Drug reform push stalls
The Global Commission on Drug Policy was in Thailand last week to show support for reform of the country's "war on drugs" laws. Privy Councillor Paiboon Koomchaya welcomed GCDP chairwoman, former Swiss president Ruth Dreifuss. If you weren't aware that the commission chose Bangkok as the site to introduce its latest annual report, you aren't alone. Ms Dreifuss and Gen Paiboon both have found it difficult to gain traction in their campaigns to bring outdated and failed drug policies into the 21st century.
Nor does the future look particularly bright. While there has been some progress in modernising drug laws, there is almost no good news in Thailand or the region. Chief campaigner Gen Paiboon has new duties at the Privy Council. The permanent secretary of justice has sent a proposal to the council to re-schedule some drugs, notably methamphetamine. It is highly questionable whether the current government or its National Legislative Assembly will act.
Within the region, the war on drugs of Philippine President Rodrigo Duterte has taken, literally, thousands of lives. There seems no chance Mr Duterte will stop the bloodshed, let alone support reform and harm reduction.
While the presence of Ms Dreifuss and the Global Commission was welcome, the influence felt was minimal. Even the reasons the GCDP gave for picking Bangkok to introduce its 44-page report seemed somewhat forced. They were the success of the crop substitution programme introduced by King Bhumibol and what Ms Dreifuss called "the current government's shift" in national policy of dealing with illicit drugs.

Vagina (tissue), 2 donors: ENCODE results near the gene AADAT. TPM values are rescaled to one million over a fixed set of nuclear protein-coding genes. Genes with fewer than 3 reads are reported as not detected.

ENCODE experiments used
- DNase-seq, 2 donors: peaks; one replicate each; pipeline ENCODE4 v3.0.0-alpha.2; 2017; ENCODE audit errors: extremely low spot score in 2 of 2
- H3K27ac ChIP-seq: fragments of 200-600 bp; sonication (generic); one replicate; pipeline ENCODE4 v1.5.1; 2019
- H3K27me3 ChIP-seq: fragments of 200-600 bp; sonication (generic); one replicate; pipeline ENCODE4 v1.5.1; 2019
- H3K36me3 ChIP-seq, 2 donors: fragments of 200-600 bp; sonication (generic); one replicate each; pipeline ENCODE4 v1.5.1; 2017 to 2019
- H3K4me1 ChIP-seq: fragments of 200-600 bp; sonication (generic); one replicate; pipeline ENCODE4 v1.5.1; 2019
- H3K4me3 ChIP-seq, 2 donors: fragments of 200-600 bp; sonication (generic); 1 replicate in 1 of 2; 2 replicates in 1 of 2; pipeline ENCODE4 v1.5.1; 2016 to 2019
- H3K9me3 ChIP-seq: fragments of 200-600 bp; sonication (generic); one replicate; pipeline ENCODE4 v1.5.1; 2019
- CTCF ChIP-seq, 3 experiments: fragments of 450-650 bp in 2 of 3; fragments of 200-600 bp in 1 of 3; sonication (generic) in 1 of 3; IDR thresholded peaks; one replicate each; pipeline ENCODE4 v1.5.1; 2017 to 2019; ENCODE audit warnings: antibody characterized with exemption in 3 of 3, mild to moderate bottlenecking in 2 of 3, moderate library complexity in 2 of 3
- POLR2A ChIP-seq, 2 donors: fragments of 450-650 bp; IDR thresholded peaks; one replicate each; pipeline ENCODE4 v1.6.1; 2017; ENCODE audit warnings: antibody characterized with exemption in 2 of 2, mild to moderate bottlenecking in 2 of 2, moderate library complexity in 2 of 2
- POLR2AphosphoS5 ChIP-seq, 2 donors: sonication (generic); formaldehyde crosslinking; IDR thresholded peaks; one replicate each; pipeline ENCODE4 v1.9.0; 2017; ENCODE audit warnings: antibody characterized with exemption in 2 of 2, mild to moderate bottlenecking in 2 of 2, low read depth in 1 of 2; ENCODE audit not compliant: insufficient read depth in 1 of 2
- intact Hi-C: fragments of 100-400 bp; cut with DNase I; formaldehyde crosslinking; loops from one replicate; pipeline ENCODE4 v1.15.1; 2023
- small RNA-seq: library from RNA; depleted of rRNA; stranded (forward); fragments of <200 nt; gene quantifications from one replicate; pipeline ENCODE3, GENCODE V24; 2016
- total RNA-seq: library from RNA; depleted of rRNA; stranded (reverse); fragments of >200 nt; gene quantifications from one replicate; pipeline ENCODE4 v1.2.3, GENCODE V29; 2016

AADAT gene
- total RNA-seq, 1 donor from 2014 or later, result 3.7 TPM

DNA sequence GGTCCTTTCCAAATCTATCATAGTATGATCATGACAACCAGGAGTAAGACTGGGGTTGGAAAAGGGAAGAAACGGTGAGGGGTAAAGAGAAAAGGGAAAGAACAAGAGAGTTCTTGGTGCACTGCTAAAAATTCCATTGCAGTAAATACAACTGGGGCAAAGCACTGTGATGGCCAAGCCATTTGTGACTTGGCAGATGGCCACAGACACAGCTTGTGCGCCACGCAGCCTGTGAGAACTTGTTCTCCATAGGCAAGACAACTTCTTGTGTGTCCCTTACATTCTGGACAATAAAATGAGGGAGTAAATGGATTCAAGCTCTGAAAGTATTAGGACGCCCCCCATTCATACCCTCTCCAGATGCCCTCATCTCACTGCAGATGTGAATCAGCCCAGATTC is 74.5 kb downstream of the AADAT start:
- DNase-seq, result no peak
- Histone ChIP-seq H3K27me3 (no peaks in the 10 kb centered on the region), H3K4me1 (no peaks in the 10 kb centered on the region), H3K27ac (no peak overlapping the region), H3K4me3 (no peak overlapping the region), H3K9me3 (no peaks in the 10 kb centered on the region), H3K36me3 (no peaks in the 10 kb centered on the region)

The introduction of crop substitution by the late King Rama IX was one of the world's most successful anti-drug projects. It wiped out commercial opium farming by giving farmers new crops and markets for a huge variety of alternatives. From coffee to corn and from Idaho potatoes to flowers, the North of Thailand has prospered continuously for 40 years, and also wiped out Thai opium as a heroin source.
That has not affected, noticeably, the drug laws that both the Global Commission and Gen Paiboon see as a problem. The laws still have huge public support. And despite Gen Paiboon's pioneering effort in his last months as minister of justice, little has changed. Efforts by some senior officials to effect drug reform have failed to win any public support from the administration of Prime Minister Prayut Chan-o-cha.
Then things got much worse. At the same time the GCDP lobbied in Bangkok for a more sane approach to illicit drugs, Singapore moved in the opposite direction.
Home Affairs and Law Minister K Shanmugam announced "a tough stance and stepped-up efforts" to enforce drug laws that are failing in the Lion City exactly as they are elsewhere. He led a marathon session of parliament to study and then adopt tougher enforcement against drug sellers. So far as rescheduling or legalising drugs, forget it. Mr Shanmugam specifically identified marijuana as a major problem. He promised that from now on, enforcement of anti-drug laws will be a national priority.
The "new" policy in Singapore, where the death penalty is mandatory for drug-law convictions, will try to separate drug dealers from users. "We will differentiate between those who supply and cause harm versus those who are abusers", he said, promising a "science-based approach".
Without at least a show of support from Asean, true reform of drug laws here is almost impossible. But Asean as a group is, at best, split over the issue. Except for Gen Paiboon, political leadership is clearly lacking. While Thailand badly needs drug reform, chances of success seem slim.
Bangkok Post editorial column
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